It is a pleasure to be here with you at the Australian Securitisation Conference. For many years now the
Reserve Bank has been invited to present at this annual event and the securitisation market regularly
delivers plenty to discuss.
The Australian asset-backed securities (ABS) market is an important source of funding in Australian
financial markets, particularly for non-bank lenders and the borrowers they serve. For
investors, it offers exposure to an increasingly diverse pool of issuers and products.
Today I will be mainly talking about how the securitisation market has evolved over recent years. To
summarise, securitisation markets have continued to adapt to large changes in financial conditions. While
securitisation pricing has responded sharply to tighter monetary policy, and total credit growth in the
economy has slowed, overall securitisation issuance has been maintained at high levels. Underpinning the
strength in issuance in recent years has been the non-bank sector, which has seen new entrants and
existing lenders quick to switch attention to different borrower segments to support lending growth.
Against that backdrop, Ill wrap up with thoughts on a few things to watch for the period ahead.
In recent years there have been big swings in ABS pricing along with broader financial
The onset of the pandemic was an anxious time for all, including securitisation markets. But the recovery
in sentiment was swift amid comprehensive policy support from governments and others.
Within a year or so of the support measures announced from March 2020 – including the Reserve
Banks comprehensive package – yield spreads to the bank bill swap rate
(BBSW) on AAA-rated ABS deals had halved to reach the lowest levels since the global financial crisis
(GFC) (Graph 1). With BBSW at very low levels, these were very low borrowing costs.
By late 2022, however, these ABS yield spreads were back to, or above, their level at the start of the
period. Spreads peaked not long after the commencement of the cash rate tightening phase in May 2022, and
have moved lower since.
The big swings were evident in the AAA-rated notes of both RMBS and other ABS, and were even larger for
lower rated mezzanine debt. Relative to past experience, movements in AAA-rated notes were largely
contained to the broad range of post GFC pricing, but the speed of the adjustments was unprecedented in
the post-GFC period.
Overall securitisation issuance has been resilient as financial conditions have tightened
Interestingly, at a broad level, issuance has been little changed even with the shift higher in spreads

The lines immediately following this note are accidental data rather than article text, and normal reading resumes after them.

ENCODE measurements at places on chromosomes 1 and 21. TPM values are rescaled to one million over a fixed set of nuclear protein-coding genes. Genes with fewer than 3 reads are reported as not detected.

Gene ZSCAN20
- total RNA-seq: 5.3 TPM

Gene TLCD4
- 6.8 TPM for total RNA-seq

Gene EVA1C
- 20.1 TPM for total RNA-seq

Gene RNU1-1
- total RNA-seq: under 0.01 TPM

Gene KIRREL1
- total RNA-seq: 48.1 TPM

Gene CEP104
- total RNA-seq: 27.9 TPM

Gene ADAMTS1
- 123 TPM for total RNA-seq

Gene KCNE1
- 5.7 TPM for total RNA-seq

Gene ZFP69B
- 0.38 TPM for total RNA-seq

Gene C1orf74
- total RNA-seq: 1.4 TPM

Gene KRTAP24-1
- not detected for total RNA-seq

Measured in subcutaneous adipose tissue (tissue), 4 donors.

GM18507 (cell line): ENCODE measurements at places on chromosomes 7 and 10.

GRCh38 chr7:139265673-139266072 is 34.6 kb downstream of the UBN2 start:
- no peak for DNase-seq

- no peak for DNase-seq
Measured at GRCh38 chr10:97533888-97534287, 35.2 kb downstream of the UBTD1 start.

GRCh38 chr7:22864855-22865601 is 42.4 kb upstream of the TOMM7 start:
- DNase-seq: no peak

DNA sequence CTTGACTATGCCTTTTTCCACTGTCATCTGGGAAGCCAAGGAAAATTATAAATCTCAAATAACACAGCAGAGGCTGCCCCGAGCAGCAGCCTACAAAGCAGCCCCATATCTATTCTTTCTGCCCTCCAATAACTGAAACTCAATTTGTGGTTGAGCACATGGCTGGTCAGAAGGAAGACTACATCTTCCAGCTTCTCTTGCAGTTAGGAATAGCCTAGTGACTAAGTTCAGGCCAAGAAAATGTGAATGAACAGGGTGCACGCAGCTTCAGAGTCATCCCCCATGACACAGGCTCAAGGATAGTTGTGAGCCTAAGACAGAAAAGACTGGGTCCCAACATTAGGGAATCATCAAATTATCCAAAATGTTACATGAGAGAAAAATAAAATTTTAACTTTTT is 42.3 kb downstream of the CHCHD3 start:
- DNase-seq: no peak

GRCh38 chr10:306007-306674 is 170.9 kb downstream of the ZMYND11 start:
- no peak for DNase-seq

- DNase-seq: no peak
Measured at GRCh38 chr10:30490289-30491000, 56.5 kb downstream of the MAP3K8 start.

and tighter financial conditions in recent years. Annual issuance has been broadly maintained at around
$50 billion over 2022 and 2023, the same level reached through 2021 (Graph 2). This has
occurred even as system credit growth slowed; from around 9 per cent a year ago to around
5 per cent more recently.
There are two broad shifts underpinning the strength in issuance throughout this period. One is increased
issuance by non-banks. And a second, related development, is growth in different types of loans being
I will talk through these developments in turn.
Issuance in recent years has been underpinned by a further shift to non-banks
Non-bank lenders are the major issuers of ABS in Australia. This is not a recent development, but it has
become more pronounced in recent years.
For many years, banks were the main issuers of asset backed securities, so that non-banks accounted for
around one-quarter of issuance (Graph 3). This began changing around the mid-2010s. This partly
reflected banks reducing issuance as they turned to other lower cost funding markets. And partly
non-banks increasing issuance as they grew their lending at above system pace. Non-banks continued to
increase their share of issuance through the pandemic period and they now account for around
three-quarters of ABS issuance.
One reason for the further increase in the non-bank share of issuance during the pandemic period was that
banks werent issuing much wholesale debt at all.
The Reserve Banks package of policy measures was a big factor behind this. In particular, the Term
Funding Facility (TFF) offered low-cost three-year funding to banks between April 2020 and June 2021. It
ultimately provided $188 billion in funding to banks. As intended, this reduced their funding costs
and helped to reduce interest rates for borrowers.
Banks lower funding needs were reflected in their much reduced issuance across senior unsecured
debt, covered bonds and ABS (Graph 4). In particular, there was no issuance of ABS by the
major banks during the TFF drawdown period. The relative absence of bank debt across markets was one
factor encouraging investors to purchase ABS as an investment with some comparable qualities.
Once the TFF drawdown period ended in mid-2021, mid-sized and smaller banks increased their issuance
of ABS. The major banks, however, have issued very little over much of the past two years. Wider
spreads in RMBS markets over the past two years have made RMBS issuance less appealing for banks
compared with senior unsecured and covered bond issuance. That said, in recent months we have seen
some more activity from larger banks, including a large public deal by one of the major banks, as